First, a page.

This blog entry shall deal with finalizing, almost, the lands of Elder Daniel Miller (1755-1822). Elder Daniel owned land that today lies along the Upper Bear Creek Road of Miami township, Montgomery county, Ohio. When he owned it, and prior to that, the land was owned by Elder Jacob Miller (ca. 1838-1815). Normally to plat land it is fairly easy to transcribe a single deed and overlay that onto high-quality scans of the Montgomery County, Ohio Atlas of 1875. In this instance it is difficult as that particular section, in 1875 versus the early 18th Century, had been cut up into differing tracts. In other words, it was not easily done because of intervening deeds. To rectify this it fell upon me to pull all the deeds, at least those that were recorded for this section, which led to some discoveries.
Today’s blog, the first in a series that will hopefully be an on-going explanation of what I am presently working on, is about the various Brethren Miller families who were early settlers of Montgomery county, Ohio. The opening section below is some comments about the Miller families of note, followed by what I am working on at this time. In essence there are three Miller families that interest me, and I am not even remotely related to any of them, so, to that end, here goes.
love-feast, in connection with the communion by bread and wine; and with these sacred rites is joined the service of feet-washing, following the example of Christ as outlined in St. John, 13th chapter. The Dunkers combat pride, and practice plainness of dress. They endeavor to avoid law suits, and teach peace in personal as well as national relations; they oppose secret, oath-bound societies, divorce, slavery and intemperance. At certain periods in their history they have opposed higher education; but the organizers of the sect were educated men, and at present they own and operate ten or a dozen colleges in the United States. For authentic accounts of the Dunkers in brief, I would refer the reader to (1) The New International Enclycopaedia (Dodd, Meade & Co.), Vol. VIII, pp. 273. 274; (2) The Schaff-Herzog Enclycopaedia of Re/igious Knowledge, Vol. IV, pp. 2401-2404. For similar accounts of the Sieben-Taeger, see the latter of the two references just given; also New Int. Encyc., Vol. II, pp. 459, 460. For authentic and complete accounts of the Dunkers, and in their connection, yet in their distinction, of the Sieben-Taeger, also see (1) The History of tile German Baptist Brethren, by George N. Falkenstein. Germantown, Penn.; (2) The History of the Brethrm, by Dr. M. G. Brumbaugh, published by the Brethren Publishing House, Elgin, Ill. JOHN WALTER WAYLAND. TOMB OF MRS. URSULA (BYRD) BEYER LEY. Some years prior to the Civil War the tomb of Usurla, daughter of William Byrd (1st) and wife of Robert Beverley, the historian, remained in the churchyard at Jamestown, almost intact. A visitor fortunately copied the epitaph and sent it to a newspaper. It is as follows: [Arms.] .. Here lyeth the body of Ursula Beverley late wife of Robert Beverley, daughter of ye Hon'ble Col. William Byrd, who departed this life the last day of October 1698, being much lamented of all that knew her. Aged 16 years, 11 months and 2 daies." During the years immediately preceding the war the tomb was mutilated, and about 1861 only a piece containing the arms was left. Dr. Frank Hall, a Confederate soldier, while doing sentry duty in the churchyard, made on July 1, 1861, a sketch of the fragment. We are indebted to Miss Jane Chapman Slaughter for the copy of the drawing published in this number of the Magazine, and for information of its existence.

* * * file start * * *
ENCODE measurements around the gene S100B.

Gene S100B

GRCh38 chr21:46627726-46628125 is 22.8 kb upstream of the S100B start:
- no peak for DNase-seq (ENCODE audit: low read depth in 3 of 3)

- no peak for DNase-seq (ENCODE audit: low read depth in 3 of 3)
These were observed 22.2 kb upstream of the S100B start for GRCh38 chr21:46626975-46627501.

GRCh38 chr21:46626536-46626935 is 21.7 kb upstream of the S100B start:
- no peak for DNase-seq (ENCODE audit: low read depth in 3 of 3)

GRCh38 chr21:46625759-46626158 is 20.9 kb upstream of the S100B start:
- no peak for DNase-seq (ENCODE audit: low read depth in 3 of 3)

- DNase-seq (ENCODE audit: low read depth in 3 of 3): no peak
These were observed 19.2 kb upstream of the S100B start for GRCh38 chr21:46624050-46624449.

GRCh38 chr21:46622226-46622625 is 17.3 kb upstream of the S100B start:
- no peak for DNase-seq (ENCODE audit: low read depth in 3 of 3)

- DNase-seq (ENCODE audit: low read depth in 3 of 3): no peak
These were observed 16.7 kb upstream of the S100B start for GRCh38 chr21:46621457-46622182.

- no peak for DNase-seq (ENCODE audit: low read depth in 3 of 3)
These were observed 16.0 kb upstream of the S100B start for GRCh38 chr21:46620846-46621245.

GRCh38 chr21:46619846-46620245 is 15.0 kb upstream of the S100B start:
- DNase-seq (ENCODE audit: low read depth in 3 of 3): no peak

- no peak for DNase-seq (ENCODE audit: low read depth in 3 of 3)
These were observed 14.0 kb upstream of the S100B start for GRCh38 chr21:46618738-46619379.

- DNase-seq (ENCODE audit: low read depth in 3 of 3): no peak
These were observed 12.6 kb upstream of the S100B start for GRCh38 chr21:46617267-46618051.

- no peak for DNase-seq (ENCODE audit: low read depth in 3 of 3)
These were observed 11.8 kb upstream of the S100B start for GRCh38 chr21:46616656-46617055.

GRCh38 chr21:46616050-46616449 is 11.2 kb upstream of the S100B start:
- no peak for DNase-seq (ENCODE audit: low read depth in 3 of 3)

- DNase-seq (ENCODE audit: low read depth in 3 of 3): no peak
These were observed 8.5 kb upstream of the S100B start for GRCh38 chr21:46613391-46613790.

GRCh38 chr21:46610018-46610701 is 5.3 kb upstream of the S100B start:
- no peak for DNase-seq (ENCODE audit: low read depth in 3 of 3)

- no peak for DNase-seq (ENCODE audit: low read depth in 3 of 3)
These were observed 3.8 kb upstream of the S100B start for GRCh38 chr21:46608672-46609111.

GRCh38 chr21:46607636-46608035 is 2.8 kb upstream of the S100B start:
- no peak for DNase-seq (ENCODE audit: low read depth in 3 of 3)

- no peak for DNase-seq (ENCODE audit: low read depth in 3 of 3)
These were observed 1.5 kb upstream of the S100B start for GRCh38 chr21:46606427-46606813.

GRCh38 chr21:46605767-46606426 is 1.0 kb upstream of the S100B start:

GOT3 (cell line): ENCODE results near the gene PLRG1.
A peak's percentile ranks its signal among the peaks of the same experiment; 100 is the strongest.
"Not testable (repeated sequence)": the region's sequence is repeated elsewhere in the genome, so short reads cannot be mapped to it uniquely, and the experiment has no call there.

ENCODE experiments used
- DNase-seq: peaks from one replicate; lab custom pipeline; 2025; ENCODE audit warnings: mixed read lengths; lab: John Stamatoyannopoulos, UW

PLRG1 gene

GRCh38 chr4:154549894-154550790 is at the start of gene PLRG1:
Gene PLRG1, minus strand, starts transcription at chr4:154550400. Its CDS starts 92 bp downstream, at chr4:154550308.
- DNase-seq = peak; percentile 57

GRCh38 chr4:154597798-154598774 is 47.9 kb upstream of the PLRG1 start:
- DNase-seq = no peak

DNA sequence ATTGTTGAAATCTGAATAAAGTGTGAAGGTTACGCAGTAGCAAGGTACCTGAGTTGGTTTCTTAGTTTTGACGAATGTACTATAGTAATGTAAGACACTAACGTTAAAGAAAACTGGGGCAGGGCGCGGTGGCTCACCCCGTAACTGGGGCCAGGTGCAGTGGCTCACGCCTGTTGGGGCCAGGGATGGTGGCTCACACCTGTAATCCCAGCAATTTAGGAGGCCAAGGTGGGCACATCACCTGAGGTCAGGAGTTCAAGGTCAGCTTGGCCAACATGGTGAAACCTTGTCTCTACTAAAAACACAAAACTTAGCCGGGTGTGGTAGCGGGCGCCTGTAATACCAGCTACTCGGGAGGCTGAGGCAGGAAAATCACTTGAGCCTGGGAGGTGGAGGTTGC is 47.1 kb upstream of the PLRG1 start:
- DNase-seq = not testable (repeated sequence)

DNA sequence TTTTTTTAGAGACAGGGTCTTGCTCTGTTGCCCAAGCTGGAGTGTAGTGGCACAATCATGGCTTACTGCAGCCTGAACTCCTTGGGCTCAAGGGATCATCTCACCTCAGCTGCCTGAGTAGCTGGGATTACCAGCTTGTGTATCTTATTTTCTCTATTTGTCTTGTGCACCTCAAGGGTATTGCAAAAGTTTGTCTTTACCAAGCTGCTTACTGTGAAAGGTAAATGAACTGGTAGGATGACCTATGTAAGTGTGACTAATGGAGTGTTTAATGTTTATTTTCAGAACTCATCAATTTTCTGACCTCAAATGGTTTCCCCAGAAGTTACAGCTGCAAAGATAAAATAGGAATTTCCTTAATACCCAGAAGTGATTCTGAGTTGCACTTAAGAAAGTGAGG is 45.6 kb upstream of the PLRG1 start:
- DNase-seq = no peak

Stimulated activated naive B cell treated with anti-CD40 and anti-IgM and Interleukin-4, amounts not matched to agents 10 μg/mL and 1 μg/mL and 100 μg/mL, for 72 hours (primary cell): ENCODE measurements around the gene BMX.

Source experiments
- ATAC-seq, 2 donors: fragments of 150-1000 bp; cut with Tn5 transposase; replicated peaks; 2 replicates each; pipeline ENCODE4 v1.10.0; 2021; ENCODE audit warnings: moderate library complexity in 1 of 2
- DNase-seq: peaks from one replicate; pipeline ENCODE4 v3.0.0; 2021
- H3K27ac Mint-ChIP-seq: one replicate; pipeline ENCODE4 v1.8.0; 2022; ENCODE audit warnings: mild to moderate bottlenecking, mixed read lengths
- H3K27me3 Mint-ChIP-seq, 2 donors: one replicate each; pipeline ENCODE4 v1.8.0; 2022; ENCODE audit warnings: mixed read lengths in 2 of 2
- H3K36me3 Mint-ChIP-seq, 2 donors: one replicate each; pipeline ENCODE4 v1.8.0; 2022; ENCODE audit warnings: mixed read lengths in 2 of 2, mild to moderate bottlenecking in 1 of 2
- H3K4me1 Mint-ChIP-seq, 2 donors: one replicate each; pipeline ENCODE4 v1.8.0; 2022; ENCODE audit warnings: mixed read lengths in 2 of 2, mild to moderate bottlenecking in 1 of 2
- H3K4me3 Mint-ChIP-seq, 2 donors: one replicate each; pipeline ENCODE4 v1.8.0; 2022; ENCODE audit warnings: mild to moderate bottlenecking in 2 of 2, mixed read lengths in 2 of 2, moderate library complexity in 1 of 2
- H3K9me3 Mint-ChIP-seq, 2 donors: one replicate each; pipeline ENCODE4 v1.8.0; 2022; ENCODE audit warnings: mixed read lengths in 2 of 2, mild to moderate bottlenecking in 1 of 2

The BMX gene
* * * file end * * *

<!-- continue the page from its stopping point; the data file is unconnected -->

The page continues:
On November 13th, we started early. A German woman gave us a piece of bread and cheese for the way. A man who traveled our way to-day was of much assistance to us, as we had no house for twenty miles. Moreover, the forest was very dense, and it was difficult to find the way. To-day we came to the source of the South Fork* and, although we had to cross the water more than thirty times. (the people had urgently warned us not to take this road as we had no horse), yet the Lamb helped us safely through all difficulties. In the evening we lodged in an English cabin (thus they call the English houses there). It was quite cold. But the bear skins upon which we rested and the fire before us which kept us warm, rendered us good services. We had yet a piece of bread left, and as the people had none, we divided it with them. They gave us some of their bear meat, which can be found in every house in this district. On November 14th. we went on our way with a happy feeling. We had to wade through the water frequently. We stayed with a Welshman over night, but he did not trust us very much. We engaged him to take us through the river with his horse, because it is quite large; it is called "Kauh Pastert."† On November 15th, we traveled in the company of a Welshman, George Luys; he took us twelve times through the river [Clover Creek, Highland County]. Traveling was difficult to-day, for we had to cross rather high mountains, and, moreover it rained. Night overtook us before we reached a house and had passed through the water. At last we could no longer see the way and had to stay wht!re we were. Fortunately. we found a little hut, in which no one was at home. Here we stayed. thanking God for the shelter. We made fire, and after drying our clothes we * The South Fork of the South Branch rises in the extreme southern portion of Pendleton county, West Virginia. † Cow Pasture River. The missionaries were then within the limits of the present county of Highland. and probably reached the James River in the vicinity of Clifton Forge. From there the missionaries seem to have followed the road to Fincastle, Botetourt county, to Salem, Roanoke county, to Christiansburg, Montgomery county, and finally to the neighborhood of Newbern, in Pulaski county.